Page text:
Dry Tortugas National Park
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Dry Tortugas National Park was proclaimed as Fort Jefferson National Monument in 1935 and redesignated as Dry Tortugas National Park in 1992. The park is located 70 nautical miles west of Key West, Florida and is known for its famous marine and bird life and military history. Dry Tortugas National Park includes a cluster of seven islands, or “keys,” amid 100 square miles of shoals, water, and coral gardens. Fort Jefferson is the main cultural feature and is one of the largest 19th-century American coastal forts.
Phone Number: 305/242-7700
Park Hours: Park opens daily. Some areas close at dusk.
When to Go: Busiest March-June. Least crowded September-November.
Helpful Links: www.nps.gov/drto
What to Do: Fishing, picnicking, sailing, scuba diving, snorkeling, camping, touring historic structures, bird-watching.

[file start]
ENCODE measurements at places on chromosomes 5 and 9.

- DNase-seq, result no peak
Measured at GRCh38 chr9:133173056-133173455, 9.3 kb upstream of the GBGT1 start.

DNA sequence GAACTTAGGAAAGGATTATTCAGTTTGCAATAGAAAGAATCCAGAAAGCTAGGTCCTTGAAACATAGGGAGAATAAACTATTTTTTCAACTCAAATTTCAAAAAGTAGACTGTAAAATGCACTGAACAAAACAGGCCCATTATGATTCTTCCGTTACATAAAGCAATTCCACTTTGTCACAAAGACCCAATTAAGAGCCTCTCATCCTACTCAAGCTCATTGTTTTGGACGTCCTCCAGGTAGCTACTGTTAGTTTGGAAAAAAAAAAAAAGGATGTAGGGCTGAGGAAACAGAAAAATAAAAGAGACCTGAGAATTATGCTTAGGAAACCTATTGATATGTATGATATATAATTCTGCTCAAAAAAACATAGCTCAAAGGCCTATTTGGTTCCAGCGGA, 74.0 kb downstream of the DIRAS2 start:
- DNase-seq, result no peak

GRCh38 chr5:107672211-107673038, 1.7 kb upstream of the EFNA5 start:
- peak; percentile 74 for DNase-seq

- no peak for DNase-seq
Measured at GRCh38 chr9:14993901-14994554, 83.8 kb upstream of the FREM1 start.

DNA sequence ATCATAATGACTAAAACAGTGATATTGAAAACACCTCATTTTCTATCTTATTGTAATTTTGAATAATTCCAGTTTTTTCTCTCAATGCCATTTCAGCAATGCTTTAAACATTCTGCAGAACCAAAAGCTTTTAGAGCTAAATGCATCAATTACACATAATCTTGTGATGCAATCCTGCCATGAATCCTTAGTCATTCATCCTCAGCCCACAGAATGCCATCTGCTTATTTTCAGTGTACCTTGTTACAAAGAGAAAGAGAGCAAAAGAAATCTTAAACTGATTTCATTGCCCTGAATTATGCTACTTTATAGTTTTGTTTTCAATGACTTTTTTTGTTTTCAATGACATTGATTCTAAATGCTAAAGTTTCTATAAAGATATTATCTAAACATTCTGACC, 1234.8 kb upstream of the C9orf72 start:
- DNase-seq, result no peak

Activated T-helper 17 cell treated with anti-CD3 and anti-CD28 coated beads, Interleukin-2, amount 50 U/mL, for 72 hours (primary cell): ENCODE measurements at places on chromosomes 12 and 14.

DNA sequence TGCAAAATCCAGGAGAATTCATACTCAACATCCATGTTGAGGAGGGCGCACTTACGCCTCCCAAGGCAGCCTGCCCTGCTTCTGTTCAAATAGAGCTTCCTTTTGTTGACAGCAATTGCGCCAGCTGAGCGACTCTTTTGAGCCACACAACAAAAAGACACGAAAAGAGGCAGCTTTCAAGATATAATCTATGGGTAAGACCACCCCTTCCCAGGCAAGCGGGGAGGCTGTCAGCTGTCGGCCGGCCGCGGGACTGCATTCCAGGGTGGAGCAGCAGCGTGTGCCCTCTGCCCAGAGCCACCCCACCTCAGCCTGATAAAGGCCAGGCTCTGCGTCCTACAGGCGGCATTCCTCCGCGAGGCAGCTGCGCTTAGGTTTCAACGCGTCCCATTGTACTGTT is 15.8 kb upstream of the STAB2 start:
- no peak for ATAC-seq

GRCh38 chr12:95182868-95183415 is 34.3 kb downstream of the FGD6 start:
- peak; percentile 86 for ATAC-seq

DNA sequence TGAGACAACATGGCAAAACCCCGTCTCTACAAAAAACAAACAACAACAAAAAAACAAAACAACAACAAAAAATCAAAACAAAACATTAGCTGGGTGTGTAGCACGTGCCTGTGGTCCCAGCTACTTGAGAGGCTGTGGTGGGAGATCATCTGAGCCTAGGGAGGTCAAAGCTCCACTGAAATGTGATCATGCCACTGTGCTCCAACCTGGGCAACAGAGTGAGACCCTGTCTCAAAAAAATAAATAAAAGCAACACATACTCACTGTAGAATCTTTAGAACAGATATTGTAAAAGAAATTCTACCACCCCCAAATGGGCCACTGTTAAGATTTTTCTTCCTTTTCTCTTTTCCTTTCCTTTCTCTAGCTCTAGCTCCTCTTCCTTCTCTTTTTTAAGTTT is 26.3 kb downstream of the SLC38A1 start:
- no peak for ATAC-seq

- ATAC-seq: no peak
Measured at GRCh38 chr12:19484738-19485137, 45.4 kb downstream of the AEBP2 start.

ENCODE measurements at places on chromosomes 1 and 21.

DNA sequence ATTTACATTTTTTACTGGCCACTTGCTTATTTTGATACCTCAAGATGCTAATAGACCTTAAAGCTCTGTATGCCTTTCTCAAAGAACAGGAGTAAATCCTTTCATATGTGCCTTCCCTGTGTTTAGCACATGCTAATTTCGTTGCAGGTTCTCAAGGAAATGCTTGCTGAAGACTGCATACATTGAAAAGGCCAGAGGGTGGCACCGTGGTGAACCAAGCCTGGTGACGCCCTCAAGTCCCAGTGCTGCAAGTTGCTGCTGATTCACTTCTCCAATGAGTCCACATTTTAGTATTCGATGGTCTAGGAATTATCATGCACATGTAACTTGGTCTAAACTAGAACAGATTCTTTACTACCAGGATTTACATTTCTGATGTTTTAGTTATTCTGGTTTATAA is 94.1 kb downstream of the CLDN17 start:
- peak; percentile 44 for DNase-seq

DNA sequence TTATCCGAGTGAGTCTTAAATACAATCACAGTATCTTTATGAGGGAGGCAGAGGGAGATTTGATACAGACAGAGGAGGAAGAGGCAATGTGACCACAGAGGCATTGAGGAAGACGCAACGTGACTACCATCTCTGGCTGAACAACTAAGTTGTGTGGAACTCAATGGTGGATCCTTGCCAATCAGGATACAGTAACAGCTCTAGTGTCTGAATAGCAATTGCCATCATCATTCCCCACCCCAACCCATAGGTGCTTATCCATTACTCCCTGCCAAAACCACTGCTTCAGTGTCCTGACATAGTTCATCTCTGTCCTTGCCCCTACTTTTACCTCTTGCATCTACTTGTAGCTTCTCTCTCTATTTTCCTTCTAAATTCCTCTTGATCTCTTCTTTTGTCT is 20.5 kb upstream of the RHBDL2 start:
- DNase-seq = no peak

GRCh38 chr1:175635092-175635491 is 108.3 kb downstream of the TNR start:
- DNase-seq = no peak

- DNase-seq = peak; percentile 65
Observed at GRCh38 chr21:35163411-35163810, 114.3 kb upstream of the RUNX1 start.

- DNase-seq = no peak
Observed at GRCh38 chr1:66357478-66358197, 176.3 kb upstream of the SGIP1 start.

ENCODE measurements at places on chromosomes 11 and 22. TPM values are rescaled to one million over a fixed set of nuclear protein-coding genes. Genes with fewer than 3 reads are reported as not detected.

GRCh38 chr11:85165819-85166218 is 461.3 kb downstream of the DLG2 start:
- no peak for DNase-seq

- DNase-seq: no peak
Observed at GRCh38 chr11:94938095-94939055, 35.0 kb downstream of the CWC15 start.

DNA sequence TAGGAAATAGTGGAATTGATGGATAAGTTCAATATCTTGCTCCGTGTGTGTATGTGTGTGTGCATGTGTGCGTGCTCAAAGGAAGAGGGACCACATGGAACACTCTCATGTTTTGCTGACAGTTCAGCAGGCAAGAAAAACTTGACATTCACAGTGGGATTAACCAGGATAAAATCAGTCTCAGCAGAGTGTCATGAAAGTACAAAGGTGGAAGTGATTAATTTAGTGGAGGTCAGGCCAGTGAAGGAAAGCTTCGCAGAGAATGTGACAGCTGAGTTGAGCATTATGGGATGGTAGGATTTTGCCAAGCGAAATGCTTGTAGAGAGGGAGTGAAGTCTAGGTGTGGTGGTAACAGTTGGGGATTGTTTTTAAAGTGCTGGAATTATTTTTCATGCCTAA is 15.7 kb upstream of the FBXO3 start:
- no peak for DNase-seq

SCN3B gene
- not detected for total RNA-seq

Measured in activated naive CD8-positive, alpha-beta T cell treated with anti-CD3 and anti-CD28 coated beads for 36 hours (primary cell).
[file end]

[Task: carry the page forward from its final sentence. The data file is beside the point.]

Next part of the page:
Facilities: Visitor center (Fort Jefferson), book and chart sale areas, grills, picnic tables.
Programs/Events: Guided tours daily 11 am, occasional ranger-led tours, moat walks.
Address and Mailing Address: 40001 SR-9336
Homestead, FL 33034
Number of Visitors/Year:
56,810 (Year 2018)
Fees and Permits: An entrance fee of $5 per person is charged upon arrival at the park. Annual national park passes may be used.
Accessibility: Fort Jefferson has three floors. The second and third tiers are not wheelchair-accessible. The fort is accessible only on the first tier on the grass surface or the brick walkway and trail outside of the fort.
Pets: Pets are permitted on Garden Key but not inside Fort Jefferson. Pets are not permitted on any other key in the park. Pets must be restrained on a leash, never left unattended, and owners are responsible for removing pet waste.
For nature and history lovers, Dry Tortugas has enough attractions to keep you busy on a visit to this unique national park.
Snorkeling: Dry Tortugas offers some of the best snorkeling in North America. The 5-15 deep water makes snorkeling enjoyable and fun for everyone. The most popular snorkeling area is the 0.6-mile long seawall and moat that surrounds Fort Jefferson. The clear water and mesmerizing coral reef harbor literally hundreds of colorful tropical fish species, and soft and hard corals. Seeing turtles are also a possibility.